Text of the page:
www.macroshooting.com 

Home

3 Days to Better Live Bug Photos

Hand Held Focus Stacking

Gallery

Exposure Basics
Macro Obstacles
Hardware Basics

Magnification

Depth of Field

Shutter Speed

Macro Flash

Macro Flash Brackets

Tips

Processing

Useful Links

Contact Me

 

Please help support this site by clicking on the Adorama Link before making your next Photographic Purchase


45K2D47DB3

 
 
 
 
 
 
 
 

 

Shutter Speed

What shutter speed is best for getting a good macro shot of a bug?

Naturally there is no perfect answer to that question so before writing this page I did a "Google" to see what others had to say about macro shutter speed. For the most part the answers were written by people that I assume are most likely professional photographers that have never been outside shooting a bug. Don't waste your time reading over highly publicized articles that say nothing. Search for sites that specialize in bugs. Keep in mind this site is based on my experience learning how to do this so everything stated works and there are examples to illustrate it.  For the most part what I read on general macro photography did not apply or work on bugs that move from plant to plant. The goal here is to provide consistency not getting good shots by pure luck.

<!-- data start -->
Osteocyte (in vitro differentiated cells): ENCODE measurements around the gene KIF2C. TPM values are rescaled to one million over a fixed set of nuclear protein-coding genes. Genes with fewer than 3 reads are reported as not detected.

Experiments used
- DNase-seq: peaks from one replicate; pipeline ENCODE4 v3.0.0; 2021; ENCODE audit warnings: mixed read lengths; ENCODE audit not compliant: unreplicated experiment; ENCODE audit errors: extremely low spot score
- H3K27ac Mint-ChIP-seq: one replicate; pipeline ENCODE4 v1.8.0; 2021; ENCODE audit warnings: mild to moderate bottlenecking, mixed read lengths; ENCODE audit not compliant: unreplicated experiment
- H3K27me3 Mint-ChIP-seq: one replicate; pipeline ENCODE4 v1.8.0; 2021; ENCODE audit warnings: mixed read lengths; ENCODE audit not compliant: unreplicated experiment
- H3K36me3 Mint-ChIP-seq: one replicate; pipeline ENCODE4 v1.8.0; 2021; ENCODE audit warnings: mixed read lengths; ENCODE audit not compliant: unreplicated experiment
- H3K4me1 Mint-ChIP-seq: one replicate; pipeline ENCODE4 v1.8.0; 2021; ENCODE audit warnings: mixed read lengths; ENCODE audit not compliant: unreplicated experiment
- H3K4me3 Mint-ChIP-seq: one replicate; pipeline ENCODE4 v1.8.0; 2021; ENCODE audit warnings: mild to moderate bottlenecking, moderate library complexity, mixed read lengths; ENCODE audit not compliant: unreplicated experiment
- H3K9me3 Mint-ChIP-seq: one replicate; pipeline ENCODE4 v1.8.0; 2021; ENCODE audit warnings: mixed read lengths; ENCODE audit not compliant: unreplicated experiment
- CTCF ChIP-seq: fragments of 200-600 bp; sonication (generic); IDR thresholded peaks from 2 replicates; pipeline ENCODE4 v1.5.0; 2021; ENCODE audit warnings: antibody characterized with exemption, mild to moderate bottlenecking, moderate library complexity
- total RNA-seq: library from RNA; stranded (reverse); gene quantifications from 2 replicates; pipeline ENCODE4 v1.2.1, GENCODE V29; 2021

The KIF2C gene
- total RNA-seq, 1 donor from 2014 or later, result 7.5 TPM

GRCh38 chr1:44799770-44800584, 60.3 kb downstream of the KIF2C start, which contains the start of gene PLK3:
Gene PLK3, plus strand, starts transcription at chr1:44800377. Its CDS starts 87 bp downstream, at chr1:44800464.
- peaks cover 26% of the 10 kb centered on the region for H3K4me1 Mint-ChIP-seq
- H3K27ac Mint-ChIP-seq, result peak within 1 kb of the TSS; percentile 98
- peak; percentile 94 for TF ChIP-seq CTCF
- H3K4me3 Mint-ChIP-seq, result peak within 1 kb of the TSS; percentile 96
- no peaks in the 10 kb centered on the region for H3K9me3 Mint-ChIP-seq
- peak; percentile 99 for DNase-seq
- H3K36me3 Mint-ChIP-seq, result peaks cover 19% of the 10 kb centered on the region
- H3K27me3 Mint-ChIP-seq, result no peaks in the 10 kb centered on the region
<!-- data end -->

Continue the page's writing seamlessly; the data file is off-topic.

I did in my search come across all kinds of macro flash setups but no explanation as to why they were needed. Hopefully that section will explain why so many people use them.

Here are some shots and the settings used - they were lucky shots with the settings used.

Macro Shutter Speed Example 1

Handheld at 1/160th at f/10 ISO 400

Macro Shutter Speed Example 2

Handheld at 1/125th at f/9 ISO 400

Macro Shutter Speed Example 3

Blow up of above shot showing the detail on the eyes - decent for handheld without a flash

As stated above these were lucky shots without question. But it is to demonstrate that it can be done. I would not suggest that you use 1/125th of a second with 1:1 magnification and expect to get clear shots. Can it be done yes, I have done it, consistently no. To get real consistency you need to add flash.

The shot above was done with flash and below is a close up of the detail.

Continue to Flash Options